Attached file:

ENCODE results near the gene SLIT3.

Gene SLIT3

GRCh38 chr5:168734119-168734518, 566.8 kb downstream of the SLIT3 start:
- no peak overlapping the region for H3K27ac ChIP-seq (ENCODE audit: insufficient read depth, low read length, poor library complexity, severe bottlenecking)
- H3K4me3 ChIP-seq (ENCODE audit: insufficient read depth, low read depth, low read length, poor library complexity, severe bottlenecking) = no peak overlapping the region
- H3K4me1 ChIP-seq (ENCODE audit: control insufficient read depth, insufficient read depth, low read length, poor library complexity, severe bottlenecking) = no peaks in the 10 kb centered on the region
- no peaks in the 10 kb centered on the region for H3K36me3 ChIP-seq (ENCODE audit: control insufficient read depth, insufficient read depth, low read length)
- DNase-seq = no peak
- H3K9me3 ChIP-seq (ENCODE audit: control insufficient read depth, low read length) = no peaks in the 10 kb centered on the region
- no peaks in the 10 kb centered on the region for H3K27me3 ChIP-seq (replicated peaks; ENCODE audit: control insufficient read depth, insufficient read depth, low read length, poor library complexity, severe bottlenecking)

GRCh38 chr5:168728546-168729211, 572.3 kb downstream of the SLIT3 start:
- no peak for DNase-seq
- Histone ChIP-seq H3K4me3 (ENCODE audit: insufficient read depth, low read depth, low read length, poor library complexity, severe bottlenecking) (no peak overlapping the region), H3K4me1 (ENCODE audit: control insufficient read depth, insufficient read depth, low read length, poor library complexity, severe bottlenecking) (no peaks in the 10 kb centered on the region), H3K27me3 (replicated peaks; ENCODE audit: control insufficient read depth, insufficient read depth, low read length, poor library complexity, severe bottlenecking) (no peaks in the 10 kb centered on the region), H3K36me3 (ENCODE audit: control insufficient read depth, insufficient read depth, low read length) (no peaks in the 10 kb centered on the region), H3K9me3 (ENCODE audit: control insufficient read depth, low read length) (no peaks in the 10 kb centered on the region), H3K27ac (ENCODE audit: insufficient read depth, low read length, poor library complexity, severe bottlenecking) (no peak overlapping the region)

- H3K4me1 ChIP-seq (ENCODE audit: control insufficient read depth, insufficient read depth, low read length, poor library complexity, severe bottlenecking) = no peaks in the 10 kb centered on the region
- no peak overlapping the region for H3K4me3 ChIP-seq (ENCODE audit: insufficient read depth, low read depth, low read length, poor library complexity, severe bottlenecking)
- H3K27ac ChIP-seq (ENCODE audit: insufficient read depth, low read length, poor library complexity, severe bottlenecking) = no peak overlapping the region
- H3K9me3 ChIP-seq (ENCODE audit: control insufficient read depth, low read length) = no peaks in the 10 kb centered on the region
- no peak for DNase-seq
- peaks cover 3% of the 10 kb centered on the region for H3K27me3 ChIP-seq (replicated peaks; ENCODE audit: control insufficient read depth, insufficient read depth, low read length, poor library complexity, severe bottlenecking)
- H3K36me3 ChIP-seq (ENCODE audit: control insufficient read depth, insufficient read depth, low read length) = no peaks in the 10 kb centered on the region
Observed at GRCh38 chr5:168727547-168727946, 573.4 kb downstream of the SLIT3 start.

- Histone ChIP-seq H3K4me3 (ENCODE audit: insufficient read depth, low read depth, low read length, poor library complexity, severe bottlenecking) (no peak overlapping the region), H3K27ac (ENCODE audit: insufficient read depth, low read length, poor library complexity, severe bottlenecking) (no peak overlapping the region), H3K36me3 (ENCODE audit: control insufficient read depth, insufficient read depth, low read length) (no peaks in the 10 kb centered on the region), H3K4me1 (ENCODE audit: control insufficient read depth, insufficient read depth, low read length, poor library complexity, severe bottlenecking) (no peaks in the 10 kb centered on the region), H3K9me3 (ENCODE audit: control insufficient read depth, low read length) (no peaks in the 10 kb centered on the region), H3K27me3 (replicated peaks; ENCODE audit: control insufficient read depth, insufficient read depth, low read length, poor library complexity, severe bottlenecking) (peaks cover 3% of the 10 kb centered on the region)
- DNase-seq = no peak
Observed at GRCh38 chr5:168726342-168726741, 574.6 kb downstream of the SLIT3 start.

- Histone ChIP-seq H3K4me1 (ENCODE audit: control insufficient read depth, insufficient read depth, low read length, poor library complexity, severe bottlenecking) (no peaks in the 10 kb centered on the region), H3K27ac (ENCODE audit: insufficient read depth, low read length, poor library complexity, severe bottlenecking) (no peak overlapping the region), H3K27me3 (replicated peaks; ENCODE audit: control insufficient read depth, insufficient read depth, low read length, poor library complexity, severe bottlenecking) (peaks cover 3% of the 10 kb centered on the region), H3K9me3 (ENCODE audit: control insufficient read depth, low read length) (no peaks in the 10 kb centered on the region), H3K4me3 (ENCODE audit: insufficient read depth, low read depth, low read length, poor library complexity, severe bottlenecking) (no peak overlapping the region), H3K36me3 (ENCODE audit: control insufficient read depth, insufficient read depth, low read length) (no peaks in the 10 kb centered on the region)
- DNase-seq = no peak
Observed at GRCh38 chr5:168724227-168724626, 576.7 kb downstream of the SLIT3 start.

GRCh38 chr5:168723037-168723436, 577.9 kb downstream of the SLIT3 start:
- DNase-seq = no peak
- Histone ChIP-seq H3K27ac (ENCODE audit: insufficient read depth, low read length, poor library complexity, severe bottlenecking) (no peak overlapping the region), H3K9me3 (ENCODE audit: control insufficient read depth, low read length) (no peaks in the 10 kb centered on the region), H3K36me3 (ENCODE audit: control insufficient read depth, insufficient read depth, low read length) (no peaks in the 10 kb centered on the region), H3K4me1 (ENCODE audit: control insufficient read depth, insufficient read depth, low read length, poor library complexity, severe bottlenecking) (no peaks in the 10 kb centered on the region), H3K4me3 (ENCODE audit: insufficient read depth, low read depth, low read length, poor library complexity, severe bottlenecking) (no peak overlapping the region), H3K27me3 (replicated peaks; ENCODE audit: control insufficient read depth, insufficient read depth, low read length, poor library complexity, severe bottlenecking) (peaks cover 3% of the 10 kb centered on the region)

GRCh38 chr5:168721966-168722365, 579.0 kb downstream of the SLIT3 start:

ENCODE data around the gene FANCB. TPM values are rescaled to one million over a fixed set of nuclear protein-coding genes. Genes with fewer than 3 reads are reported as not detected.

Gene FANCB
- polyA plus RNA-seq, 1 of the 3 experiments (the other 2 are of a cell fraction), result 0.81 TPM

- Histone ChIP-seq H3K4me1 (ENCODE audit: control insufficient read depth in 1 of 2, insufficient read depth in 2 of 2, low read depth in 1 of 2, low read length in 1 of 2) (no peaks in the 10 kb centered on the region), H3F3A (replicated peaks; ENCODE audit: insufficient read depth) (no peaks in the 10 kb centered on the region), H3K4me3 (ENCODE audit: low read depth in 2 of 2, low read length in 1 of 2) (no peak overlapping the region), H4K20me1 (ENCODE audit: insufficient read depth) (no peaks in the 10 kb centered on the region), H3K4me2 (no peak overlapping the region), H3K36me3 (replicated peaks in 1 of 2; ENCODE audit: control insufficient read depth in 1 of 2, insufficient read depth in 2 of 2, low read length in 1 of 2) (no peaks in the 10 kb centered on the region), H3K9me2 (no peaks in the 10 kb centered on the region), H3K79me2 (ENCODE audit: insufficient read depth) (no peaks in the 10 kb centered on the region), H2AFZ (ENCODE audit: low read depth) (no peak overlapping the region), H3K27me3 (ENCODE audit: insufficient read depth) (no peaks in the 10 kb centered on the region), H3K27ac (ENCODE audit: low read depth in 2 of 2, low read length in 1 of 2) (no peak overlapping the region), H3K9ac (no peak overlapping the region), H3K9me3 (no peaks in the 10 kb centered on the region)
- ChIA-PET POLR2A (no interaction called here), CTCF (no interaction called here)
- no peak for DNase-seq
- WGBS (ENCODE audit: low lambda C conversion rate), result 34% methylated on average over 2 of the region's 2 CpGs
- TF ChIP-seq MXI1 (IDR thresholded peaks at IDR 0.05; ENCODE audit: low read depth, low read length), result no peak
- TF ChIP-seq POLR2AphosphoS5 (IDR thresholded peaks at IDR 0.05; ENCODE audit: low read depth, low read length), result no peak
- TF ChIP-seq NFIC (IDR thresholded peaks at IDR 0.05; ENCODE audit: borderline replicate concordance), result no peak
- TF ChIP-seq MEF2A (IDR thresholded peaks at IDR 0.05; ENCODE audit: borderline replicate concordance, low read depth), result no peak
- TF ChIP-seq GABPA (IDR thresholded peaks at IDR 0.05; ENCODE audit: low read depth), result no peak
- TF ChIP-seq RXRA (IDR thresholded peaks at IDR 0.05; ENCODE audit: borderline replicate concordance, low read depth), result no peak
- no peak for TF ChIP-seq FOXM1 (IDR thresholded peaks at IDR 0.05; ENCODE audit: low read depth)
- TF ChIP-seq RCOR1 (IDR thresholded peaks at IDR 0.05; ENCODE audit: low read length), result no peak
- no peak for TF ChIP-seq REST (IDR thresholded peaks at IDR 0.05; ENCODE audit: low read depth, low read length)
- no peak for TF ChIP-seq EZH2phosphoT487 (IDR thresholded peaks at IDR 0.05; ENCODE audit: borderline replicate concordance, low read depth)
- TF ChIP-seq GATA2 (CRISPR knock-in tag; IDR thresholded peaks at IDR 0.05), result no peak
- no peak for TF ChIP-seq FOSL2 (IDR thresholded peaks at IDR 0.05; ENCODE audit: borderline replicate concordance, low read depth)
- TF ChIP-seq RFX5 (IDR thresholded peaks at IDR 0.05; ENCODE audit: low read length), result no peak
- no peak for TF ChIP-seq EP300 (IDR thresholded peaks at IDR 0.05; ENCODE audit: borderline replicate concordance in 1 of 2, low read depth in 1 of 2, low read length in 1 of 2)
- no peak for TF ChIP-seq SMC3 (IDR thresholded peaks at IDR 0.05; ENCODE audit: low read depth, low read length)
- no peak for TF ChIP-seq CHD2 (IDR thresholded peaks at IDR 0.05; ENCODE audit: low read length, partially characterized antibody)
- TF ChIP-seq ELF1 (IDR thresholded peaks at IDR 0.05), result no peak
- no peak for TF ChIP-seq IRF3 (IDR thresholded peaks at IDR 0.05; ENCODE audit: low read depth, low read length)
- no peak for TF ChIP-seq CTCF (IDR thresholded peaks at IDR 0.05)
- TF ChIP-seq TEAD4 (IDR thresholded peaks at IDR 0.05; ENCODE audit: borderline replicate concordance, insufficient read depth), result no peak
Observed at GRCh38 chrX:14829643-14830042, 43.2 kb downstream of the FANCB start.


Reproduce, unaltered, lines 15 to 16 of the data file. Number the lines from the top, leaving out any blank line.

- no peak overlapping the region for H3K4me3 ChIP-seq (ENCODE audit: insufficient read depth, low read depth, low read length, poor library complexity, severe bottlenecking)
- H3K27ac ChIP-seq (ENCODE audit: insufficient read depth, low read length, poor library complexity, severe bottlenecking) = no peak overlapping the region